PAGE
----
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Grizzly bear illegally shot and killed in Idaho, Fish and Game says. Her cub died, too

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In this July 6, 2011, file photo, a grizzly bear roams near Beaver Lake in Yellowstone National Park, Wyo.

ISLAND PARK — A female grizzly bear was shot and killed in a poaching incident in East Idaho last month, according to a news release from the Idaho Department of Fish and Game.

Fish and Game officials found the bear’s carcass lying partially submerged in Little Warm River near Island Park after they received a signal from the bear’s radio tracking collar indicating that it had died. It’s the third grizzly poaching in Fremont County since last fall. Previously, Fish and Game discovered the bodies of two male grizzlies that had also been shot and killed — one in late September and the other in early November.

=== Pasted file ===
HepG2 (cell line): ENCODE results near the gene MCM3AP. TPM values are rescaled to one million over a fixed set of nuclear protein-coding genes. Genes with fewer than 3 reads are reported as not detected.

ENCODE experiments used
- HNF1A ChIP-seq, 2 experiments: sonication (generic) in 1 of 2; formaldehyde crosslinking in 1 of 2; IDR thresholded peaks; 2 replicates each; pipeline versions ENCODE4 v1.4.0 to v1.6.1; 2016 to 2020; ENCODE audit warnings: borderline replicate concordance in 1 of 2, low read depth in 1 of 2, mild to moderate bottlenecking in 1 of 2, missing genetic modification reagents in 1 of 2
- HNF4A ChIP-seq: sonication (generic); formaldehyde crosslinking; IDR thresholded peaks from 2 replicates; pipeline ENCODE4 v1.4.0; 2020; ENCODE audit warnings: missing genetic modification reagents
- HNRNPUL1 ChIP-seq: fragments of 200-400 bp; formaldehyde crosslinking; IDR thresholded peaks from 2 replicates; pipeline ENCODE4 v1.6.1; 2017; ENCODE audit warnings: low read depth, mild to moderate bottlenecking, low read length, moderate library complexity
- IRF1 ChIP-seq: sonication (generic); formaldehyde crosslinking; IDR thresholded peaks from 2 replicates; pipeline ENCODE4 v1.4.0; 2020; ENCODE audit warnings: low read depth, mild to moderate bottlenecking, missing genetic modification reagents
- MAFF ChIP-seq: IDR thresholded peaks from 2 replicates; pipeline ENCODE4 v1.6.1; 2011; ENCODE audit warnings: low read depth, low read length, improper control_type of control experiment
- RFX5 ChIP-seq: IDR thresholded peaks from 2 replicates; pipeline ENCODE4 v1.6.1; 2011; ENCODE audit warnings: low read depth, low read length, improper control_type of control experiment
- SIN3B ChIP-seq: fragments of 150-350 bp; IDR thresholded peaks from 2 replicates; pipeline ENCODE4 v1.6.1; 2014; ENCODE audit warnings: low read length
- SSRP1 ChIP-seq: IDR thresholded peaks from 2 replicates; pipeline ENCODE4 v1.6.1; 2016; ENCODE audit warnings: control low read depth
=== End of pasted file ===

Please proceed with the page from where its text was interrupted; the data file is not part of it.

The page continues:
Grizzly bears are still considered a threatened species in the continental United States, making it illegal to hunt them. Parts of Eastern Idaho are included in the Great Yellowstone Ecosystem, a designated recovery area for the species.

Officials said the female grizzly had been shot multiple times sometime between March 15 and March 23. The bear was found near the Pole Bridge Campground near Island Park. Fish and Game officers were able to locate the grizzly’s den, where they found a 6- to 8-week-old cub that had died.

“The loss of a reproductive female grizzly is a real tragedy,” said regional conservation officer Doug Petersen in the news release. “Someone out there knows what happened to this bear and we are asking them to come forward and share that information with us.”

Fish and Game said all three poaching cases remain under investigation. James Brower, spokesman for the Upper Snake Region of Fish and Game, told the Statesman that the agency hasn’t determined whether any of the cases are related.

Anyone with information on any of the poaching cases is urged to contact Fish and Game’s Upper Snake Region office at 208-525-7290 or Citizens Against Poaching at 1-800-632-5999. Tipsters can also report online at Anyone with information that solves the case could receive as much as $50,000 in reward money from Citizens Against Poaching, the U.S. Fish and Wildlife Service and several nongovernmental organizations.


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